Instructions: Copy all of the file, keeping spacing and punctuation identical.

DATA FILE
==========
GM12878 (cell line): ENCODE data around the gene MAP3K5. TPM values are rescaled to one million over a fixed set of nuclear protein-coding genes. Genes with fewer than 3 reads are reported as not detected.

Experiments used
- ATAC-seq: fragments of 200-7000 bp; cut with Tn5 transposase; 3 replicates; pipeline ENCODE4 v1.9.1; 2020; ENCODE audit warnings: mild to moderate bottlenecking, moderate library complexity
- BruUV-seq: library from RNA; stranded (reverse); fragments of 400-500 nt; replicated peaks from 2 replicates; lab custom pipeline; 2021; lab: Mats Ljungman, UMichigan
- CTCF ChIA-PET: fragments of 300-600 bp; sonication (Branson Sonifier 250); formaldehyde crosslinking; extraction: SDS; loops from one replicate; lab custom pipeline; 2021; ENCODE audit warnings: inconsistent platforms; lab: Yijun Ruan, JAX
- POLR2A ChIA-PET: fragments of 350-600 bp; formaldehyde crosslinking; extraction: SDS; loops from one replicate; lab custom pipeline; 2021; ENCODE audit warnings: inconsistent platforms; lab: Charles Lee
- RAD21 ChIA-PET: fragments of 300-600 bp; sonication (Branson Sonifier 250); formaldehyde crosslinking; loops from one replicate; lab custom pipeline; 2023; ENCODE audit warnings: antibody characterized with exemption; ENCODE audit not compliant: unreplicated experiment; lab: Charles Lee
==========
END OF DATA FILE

GM12878 (cell line): ENCODE data around the gene MAP3K5. TPM values are rescaled to one million over a fixed set of nuclear protein-coding genes. Genes with fewer than 3 reads are reported as not detected.

Experiments used
- ATAC-seq: fragments of 200-7000 bp; cut with Tn5 transposase; 3 replicates; pipeline ENCODE4 v1.9.1; 2020; ENCODE audit warnings: mild to moderate bottlenecking, moderate library complexity
- BruUV-seq: library from RNA; stranded (reverse); fragments of 400-500 nt; replicated peaks from 2 replicates; lab custom pipeline; 2021; lab: Mats Ljungman, UMichigan
- CTCF ChIA-PET: fragments of 300-600 bp; sonication (Branson Sonifier 250); formaldehyde crosslinking; extraction: SDS; loops from one replicate; lab custom pipeline; 2021; ENCODE audit warnings: inconsistent platforms; lab: Yijun Ruan, JAX
- POLR2A ChIA-PET: fragments of 350-600 bp; formaldehyde crosslinking; extraction: SDS; loops from one replicate; lab custom pipeline; 2021; ENCODE audit warnings: inconsistent platforms; lab: Charles Lee
- RAD21 ChIA-PET: fragments of 300-600 bp; sonication (Branson Sonifier 250); formaldehyde crosslinking; loops from one replicate; lab custom pipeline; 2023; ENCODE audit warnings: antibody characterized with exemption; ENCODE audit not compliant: unreplicated experiment; lab: Charles Lee